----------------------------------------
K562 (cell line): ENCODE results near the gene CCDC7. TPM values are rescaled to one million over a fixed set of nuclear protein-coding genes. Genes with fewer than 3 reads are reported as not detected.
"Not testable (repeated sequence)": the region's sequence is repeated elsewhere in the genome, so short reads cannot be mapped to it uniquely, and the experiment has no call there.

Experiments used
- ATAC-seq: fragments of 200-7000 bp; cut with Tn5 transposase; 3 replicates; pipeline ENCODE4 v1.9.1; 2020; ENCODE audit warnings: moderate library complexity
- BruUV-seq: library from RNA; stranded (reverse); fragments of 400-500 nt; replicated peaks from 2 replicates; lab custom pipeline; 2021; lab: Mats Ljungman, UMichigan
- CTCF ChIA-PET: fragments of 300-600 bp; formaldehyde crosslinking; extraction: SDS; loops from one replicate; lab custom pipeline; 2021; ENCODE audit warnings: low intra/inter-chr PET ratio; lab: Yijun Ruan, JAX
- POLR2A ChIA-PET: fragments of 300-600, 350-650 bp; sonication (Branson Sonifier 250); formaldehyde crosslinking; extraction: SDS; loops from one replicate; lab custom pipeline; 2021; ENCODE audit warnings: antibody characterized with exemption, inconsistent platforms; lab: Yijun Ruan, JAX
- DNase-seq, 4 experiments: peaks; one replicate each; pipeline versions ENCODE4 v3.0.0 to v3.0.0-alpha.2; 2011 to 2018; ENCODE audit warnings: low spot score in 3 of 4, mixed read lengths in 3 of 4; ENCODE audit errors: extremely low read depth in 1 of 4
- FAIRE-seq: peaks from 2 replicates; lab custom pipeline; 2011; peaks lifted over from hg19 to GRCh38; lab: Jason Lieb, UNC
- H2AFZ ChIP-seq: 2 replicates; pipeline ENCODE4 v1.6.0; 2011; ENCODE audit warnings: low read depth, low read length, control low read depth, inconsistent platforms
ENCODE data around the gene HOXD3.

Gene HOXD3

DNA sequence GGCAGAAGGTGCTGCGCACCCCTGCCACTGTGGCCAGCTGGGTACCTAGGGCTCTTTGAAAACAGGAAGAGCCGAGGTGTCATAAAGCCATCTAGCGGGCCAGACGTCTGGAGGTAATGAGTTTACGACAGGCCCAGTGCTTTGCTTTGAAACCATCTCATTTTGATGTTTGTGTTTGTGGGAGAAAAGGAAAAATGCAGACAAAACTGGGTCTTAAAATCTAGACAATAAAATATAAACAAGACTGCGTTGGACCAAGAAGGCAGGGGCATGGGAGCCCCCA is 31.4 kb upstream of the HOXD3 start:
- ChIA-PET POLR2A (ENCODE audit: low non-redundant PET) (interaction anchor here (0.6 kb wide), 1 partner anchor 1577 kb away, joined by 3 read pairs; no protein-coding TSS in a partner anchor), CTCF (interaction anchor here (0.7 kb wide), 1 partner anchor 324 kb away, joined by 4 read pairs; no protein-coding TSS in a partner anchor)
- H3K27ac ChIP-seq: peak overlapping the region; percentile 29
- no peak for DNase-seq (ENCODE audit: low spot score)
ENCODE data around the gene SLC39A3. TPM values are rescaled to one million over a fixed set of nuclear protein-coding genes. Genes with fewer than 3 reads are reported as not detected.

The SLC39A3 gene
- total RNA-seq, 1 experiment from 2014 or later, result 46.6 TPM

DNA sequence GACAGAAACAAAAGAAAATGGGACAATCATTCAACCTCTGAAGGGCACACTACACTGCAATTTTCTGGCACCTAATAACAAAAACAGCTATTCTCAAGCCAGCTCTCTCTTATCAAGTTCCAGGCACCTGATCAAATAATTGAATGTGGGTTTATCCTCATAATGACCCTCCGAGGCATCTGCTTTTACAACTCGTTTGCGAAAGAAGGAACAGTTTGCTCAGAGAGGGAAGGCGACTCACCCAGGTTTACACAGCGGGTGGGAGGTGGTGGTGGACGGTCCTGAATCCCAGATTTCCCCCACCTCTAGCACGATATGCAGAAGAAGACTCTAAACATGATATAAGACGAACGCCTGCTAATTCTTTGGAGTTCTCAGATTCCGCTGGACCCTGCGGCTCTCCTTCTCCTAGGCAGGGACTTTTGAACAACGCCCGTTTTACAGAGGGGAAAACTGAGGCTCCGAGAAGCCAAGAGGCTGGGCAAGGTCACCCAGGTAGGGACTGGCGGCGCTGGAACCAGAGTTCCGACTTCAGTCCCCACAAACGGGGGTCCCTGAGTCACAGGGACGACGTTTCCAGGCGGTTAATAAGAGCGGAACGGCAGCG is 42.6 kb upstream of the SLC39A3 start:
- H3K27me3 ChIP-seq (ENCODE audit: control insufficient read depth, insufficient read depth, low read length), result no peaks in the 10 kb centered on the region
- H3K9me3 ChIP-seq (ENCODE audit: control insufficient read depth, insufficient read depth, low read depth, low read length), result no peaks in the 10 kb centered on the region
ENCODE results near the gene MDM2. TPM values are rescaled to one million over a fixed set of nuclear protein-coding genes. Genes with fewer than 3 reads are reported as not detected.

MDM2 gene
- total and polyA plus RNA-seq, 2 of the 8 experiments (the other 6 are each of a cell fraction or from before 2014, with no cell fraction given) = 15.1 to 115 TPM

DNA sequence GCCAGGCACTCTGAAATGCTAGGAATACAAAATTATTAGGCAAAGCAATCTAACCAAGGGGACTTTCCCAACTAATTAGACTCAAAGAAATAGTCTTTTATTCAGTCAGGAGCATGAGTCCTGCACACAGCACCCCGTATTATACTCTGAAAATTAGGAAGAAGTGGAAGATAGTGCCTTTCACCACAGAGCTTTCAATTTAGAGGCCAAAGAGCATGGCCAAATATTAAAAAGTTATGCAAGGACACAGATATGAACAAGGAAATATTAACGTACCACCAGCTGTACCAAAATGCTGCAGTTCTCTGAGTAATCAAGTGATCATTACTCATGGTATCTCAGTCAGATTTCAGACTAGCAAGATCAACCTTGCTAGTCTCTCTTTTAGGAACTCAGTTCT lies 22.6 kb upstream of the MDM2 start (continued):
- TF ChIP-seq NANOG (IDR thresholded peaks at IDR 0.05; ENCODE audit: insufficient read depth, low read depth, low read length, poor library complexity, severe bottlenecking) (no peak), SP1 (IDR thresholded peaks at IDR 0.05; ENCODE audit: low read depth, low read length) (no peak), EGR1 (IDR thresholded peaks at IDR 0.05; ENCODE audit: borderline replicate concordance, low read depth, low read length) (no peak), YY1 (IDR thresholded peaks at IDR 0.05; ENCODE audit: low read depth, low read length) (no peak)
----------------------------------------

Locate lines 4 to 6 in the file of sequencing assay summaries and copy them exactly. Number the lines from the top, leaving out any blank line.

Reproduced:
- ATAC-seq: fragments of 200-7000 bp; cut with Tn5 transposase; 3 replicates; pipeline ENCODE4 v1.9.1; 2020; ENCODE audit warnings: moderate library complexity
- BruUV-seq: library from RNA; stranded (reverse); fragments of 400-500 nt; replicated peaks from 2 replicates; lab custom pipeline; 2021; lab: Mats Ljungman, UMichigan
- CTCF ChIA-PET: fragments of 300-600 bp; formaldehyde crosslinking; extraction: SDS; loops from one replicate; lab custom pipeline; 2021; ENCODE audit warnings: low intra/inter-chr PET ratio; lab: Yijun Ruan, JAX